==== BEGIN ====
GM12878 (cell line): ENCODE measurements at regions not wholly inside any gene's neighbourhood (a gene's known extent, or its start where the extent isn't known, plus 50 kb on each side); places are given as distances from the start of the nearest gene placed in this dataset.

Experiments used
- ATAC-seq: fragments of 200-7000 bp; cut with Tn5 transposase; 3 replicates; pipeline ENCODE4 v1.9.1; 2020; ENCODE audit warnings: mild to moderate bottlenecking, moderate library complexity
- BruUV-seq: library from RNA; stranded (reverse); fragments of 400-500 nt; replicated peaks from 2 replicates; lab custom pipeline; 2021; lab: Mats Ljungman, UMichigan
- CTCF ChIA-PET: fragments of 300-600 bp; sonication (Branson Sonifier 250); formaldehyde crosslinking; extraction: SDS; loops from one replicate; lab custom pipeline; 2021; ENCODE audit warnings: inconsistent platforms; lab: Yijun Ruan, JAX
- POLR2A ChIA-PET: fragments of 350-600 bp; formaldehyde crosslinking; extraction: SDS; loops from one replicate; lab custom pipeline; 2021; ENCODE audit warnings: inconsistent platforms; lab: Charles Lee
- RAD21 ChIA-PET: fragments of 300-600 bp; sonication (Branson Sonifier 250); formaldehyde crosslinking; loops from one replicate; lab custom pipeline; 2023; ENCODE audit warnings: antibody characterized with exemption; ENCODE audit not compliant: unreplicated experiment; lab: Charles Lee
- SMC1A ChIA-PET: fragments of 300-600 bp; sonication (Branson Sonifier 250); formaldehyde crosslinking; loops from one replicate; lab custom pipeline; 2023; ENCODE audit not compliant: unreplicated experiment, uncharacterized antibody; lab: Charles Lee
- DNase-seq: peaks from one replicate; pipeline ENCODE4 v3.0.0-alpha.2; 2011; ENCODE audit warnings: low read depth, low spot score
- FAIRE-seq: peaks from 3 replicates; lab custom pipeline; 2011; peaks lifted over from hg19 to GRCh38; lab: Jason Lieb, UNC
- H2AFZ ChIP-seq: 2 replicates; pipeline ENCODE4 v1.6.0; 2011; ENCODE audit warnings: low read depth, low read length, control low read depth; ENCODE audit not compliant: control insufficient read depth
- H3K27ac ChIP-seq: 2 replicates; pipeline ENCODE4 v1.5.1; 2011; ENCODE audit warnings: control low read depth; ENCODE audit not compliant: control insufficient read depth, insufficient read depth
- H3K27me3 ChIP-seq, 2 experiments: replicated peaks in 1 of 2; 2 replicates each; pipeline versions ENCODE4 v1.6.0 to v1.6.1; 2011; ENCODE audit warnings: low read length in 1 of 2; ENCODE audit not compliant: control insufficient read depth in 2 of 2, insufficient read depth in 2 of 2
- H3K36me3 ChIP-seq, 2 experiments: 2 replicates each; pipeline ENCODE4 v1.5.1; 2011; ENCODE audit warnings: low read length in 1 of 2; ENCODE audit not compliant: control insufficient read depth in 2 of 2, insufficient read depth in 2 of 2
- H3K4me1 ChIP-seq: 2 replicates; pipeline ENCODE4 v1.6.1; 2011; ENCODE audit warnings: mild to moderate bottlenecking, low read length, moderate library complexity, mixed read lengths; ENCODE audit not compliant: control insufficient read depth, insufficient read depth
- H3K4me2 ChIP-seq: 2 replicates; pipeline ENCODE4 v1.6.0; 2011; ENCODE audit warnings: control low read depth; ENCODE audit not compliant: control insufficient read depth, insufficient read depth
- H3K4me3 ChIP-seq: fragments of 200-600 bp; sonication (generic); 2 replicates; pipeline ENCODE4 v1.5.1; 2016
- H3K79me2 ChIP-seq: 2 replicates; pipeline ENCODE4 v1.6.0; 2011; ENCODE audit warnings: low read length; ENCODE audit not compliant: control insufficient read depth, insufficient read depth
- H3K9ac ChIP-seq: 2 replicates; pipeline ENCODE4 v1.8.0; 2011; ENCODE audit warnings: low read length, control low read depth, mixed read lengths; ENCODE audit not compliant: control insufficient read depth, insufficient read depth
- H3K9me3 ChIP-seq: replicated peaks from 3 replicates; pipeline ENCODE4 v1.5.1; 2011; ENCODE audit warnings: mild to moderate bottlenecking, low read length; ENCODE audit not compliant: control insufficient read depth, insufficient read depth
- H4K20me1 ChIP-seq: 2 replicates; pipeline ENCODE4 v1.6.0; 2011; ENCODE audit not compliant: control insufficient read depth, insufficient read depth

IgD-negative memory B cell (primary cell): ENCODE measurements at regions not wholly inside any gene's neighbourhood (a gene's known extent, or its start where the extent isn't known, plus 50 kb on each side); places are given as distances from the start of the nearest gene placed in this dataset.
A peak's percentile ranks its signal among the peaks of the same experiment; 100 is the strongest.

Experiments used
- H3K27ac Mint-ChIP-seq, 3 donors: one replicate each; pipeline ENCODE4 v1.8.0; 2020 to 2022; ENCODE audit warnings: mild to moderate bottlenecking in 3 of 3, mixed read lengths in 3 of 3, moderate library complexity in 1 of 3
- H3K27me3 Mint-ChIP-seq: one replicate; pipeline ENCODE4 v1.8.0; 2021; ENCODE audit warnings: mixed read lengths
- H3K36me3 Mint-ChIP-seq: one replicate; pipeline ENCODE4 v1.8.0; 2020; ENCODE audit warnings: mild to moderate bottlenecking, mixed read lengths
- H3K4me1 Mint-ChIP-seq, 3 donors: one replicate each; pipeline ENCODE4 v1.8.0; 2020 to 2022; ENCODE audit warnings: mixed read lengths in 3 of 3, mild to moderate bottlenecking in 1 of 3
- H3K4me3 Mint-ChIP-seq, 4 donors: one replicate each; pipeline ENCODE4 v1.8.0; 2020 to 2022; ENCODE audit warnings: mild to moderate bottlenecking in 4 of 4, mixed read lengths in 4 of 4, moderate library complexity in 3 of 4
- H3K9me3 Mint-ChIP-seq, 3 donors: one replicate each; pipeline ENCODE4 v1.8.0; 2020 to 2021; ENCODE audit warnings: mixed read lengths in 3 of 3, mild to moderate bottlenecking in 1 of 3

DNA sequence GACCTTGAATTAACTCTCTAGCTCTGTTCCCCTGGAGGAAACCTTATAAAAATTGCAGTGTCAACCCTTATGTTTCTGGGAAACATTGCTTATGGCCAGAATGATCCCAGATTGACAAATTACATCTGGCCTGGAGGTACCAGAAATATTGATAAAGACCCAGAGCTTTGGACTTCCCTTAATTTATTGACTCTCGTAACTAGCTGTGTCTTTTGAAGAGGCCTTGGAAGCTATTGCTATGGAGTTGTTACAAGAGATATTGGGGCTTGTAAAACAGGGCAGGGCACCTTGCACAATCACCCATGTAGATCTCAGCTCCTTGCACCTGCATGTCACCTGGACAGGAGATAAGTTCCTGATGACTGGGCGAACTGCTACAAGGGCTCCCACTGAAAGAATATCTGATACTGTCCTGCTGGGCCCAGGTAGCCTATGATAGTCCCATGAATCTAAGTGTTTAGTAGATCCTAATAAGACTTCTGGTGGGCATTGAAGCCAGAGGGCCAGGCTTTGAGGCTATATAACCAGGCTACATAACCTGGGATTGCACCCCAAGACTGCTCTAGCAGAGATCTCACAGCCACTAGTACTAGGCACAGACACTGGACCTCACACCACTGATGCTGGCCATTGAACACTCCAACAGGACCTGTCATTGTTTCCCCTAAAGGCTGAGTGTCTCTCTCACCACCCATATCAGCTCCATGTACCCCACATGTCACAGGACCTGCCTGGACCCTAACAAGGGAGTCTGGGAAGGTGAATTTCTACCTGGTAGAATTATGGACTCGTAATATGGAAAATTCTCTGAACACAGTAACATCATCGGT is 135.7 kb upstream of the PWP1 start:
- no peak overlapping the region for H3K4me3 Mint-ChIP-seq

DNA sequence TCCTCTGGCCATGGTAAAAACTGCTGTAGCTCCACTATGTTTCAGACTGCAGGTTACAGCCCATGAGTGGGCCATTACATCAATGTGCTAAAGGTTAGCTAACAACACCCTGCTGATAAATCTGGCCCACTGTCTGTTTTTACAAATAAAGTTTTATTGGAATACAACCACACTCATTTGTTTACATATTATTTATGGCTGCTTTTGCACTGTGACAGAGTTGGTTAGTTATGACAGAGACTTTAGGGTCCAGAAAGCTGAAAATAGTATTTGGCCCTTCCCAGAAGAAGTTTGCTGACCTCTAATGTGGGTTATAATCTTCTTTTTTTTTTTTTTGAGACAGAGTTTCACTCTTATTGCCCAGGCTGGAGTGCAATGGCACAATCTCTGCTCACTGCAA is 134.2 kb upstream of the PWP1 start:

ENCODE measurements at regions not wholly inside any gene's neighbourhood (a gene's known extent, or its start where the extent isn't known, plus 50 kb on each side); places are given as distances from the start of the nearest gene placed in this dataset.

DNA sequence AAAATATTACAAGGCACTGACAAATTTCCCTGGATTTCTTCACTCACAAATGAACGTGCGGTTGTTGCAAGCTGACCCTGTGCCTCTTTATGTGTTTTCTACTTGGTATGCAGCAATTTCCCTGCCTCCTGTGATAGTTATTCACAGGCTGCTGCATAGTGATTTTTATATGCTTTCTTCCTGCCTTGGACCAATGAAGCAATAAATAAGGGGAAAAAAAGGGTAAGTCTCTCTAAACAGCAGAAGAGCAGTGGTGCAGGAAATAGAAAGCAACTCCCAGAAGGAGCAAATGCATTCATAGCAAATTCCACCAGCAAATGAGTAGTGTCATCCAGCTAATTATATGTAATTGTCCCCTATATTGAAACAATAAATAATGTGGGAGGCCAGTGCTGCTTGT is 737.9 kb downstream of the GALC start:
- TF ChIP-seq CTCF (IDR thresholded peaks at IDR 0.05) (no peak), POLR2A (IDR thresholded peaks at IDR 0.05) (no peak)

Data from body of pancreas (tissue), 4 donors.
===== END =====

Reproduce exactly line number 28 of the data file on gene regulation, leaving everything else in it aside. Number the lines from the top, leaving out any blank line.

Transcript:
- H3K4me1 Mint-ChIP-seq, 3 donors: one replicate each; pipeline ENCODE4 v1.8.0; 2020 to 2022; ENCODE audit warnings: mixed read lengths in 3 of 3, mild to moderate bottlenecking in 1 of 3